In a minute, Teddy Dupay will tell you how excited he is.
Give him a second, maybe two, and Dupay will tell you about the adrenaline surging through his veins. He'll tell you how his mouth is dry and his palms are wet and how he can't close his eyes without thinking about Western Kentucky.
Any time now, and Dupay will be ready for the NCAA Tournament to begin for him and his University of Florida teammates. Once he does, he said, he is certain that the Gators will go on a run much like the one of a year ago.
For the moment, however, Dupay is talking about pain.
Even now, it hurts. Eleven months have passed, not to mention an entire regular season. There have been big games and big shots and big moments. A million times since that night, the ball has bounced from his fingertips.
Still, Dupay can remember how awful it felt to lose to Michigan State in last season's NCAA championship game.
"It still bothers me," he said quietly. "It'll bother me forever. Even now, there are times when I feel what I felt after losing that game. You can't explain it. We let an opportunity get away. That hurts."
And that, ladies and gentlemen, is the best measurement possible of how far the Gators' basketball program has come.
Second place smells. Any questions?
It is Thursday, a day before the Gators' next chance arrives. In a locker room inside the bowels of the Louisiana Superdome, you could feel the excitement. The Gators were preparing for another NCAA Tournament, another one in which they believe they will hang around for a while, and you could sense the anticipation. Players rubbed their hands together and spoke quickly, as if talking faster would make game time hurry.
As for Dupay, he was still talking about last year, about the one that got away and the pain that won't go away.
"I've thought about it all year," he said. "During preseason practice, or during practice, or late at night. Even if we got fortunate and won one, it wouldn't go away. I'm greedy about things like that. I'd think "It could be two in a row.' If we just could have gotten off to a better start in that game, maybe we would have been there in the end."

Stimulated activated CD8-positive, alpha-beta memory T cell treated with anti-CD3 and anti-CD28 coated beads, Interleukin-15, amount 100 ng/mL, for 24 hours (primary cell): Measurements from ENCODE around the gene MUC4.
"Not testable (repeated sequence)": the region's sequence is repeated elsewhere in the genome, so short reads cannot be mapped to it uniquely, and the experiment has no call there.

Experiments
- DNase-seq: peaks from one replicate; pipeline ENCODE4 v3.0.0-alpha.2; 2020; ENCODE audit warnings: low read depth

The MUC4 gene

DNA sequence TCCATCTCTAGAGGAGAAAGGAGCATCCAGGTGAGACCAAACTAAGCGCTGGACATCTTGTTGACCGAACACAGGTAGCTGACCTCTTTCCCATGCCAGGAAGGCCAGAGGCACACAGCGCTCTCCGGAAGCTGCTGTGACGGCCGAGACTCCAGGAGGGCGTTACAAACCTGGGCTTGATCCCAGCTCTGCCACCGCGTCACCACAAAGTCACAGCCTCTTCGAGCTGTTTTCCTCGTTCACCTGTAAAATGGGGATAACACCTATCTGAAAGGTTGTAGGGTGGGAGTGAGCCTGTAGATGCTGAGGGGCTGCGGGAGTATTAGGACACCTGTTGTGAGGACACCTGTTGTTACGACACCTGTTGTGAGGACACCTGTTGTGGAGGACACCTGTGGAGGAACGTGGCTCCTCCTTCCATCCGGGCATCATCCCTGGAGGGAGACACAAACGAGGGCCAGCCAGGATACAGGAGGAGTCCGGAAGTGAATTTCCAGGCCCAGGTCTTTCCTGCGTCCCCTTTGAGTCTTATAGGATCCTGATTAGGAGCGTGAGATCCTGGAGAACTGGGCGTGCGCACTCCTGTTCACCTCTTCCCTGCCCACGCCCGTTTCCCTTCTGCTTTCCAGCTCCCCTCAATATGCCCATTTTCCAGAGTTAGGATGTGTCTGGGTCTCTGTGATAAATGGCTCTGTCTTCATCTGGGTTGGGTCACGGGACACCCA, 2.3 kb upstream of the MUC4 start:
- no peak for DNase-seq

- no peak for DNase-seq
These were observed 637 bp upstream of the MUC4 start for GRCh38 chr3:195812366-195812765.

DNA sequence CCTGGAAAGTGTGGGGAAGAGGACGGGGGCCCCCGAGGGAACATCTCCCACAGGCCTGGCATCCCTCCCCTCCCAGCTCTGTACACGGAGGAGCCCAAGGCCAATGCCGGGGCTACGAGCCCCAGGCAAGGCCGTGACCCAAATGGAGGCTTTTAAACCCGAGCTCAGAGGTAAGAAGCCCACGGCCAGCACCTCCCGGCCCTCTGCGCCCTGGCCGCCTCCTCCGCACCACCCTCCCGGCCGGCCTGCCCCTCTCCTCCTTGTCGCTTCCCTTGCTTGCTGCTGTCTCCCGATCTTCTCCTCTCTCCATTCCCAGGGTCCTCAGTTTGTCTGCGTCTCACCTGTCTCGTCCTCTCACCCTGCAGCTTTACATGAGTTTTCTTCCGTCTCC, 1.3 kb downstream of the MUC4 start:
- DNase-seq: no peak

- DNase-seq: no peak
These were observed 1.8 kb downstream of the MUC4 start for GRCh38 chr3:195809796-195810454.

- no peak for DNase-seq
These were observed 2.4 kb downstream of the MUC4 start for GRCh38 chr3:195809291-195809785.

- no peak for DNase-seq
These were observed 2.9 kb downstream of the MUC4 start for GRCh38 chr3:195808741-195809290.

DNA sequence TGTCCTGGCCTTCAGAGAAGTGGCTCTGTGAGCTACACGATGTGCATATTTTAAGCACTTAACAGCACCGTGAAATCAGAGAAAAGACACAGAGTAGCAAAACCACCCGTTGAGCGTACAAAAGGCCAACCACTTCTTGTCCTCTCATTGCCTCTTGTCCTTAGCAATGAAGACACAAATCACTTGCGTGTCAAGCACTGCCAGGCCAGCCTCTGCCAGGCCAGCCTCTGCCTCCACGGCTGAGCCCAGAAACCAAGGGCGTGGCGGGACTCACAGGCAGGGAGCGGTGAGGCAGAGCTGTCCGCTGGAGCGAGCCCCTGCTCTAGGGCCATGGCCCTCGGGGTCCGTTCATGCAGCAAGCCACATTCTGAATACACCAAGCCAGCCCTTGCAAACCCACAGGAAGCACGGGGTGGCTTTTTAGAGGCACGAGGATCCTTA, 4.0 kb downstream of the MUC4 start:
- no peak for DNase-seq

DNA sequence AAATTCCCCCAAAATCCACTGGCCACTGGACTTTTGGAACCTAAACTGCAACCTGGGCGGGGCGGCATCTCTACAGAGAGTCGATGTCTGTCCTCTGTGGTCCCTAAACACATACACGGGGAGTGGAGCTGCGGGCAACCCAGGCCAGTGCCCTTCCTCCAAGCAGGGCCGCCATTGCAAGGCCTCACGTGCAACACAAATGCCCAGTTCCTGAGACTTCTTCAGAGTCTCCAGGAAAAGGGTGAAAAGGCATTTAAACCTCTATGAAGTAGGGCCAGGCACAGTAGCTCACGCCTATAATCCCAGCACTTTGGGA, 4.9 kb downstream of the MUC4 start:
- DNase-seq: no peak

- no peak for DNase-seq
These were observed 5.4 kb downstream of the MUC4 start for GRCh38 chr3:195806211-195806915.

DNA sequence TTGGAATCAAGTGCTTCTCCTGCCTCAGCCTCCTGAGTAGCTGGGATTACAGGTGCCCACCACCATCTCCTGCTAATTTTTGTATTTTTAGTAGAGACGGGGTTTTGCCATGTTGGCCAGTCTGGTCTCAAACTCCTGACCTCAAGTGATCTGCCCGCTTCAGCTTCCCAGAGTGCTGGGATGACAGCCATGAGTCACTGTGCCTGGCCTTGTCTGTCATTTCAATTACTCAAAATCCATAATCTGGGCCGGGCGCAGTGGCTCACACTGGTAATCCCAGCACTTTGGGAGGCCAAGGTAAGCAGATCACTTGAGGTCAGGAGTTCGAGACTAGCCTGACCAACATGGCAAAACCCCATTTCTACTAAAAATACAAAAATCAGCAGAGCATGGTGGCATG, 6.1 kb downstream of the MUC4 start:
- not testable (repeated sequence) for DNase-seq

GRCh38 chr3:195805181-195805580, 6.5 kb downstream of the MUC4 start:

Then Dupay frowns and shakes his head, and you swear you still can see the reflection of Mateen Cleaves in his eyes. It says something that, on the eve of the chance to do something about it, the wounds still seem fresh.
This is the level of expectation, and of disappointment, that now reside within the Gators' program. There is the big trophy, and there is disappointment. You live with one, or you live with the other.
Such are the stakes as Florida begins its third consecutive NCAA Tournament today. This is no longer a happy-to-be-here program that dropped in every decade or so with a collection of overachievers to wave at the cameras. For a thousand days now, the Gators have been one of the elite college basketball teams in the country, one of those teams for which March seems reserved.
From now on, this is what Florida basketball is. It doesn't matter who graduates, or who leaves early, or who is in the way. Florida expects to be here. Even better, it expects to shine here.
In some ways, this year has proven that more than last year. If last year was the program's arrival, this was the year it moved in to the neighborhood of Duke and Kentucky and everyone else. Last year was a talented bunch of recruits who managed to beat the clock and get good before anyone expected it.
This year, however, most of us would have expected the program to hit a speed bump, considering that sophomore Mike Miller and freshman Donnell Harvey bolted the team in favor of the NBA. Instead, the Gators went 23-6 and ended up as the third seed in the South.
"This year proved we're a program," Dupay said. "We're not just one team that got good and then went away."
So you ask: Can the Gators do it again? Can they get on another roll such as the one that brought them to the championship game last year?
And they answer: Why not?
"I definitely think we can," Dupay said. "We're a good team. I think we're as good as last year. Don't forget, we almost lost in the first round last year. We've shown this year we can run off six victories in a row. The teams that do well in this tournament are the ones with chemistry, with unselfishness, the ones who play defense. We do those things."
"We still aren't finished," said Brent Nelson. "We still have a ways to go."
Who knows? It takes different things to galvanize a team and allow it to become hot at the right time. Last year, it was Miller's driving layup against Butler that seemed to allow the Gators to grow up overnight. From then until the final, the Gators could do no wrong.
As for this year, who plays Miller's role in the final minute of a tight game? Can the Gators survive their lack of depth in the frontcourt? Can Florida stand up to a bracket that (according to seed) would force them to play, in order, Western Kentucky, Texas, North Carolina, Michigan State, Illinois and either Duke or Stanford?
It's a lot to ask, of course.
Then again, anything less is a lot to endure.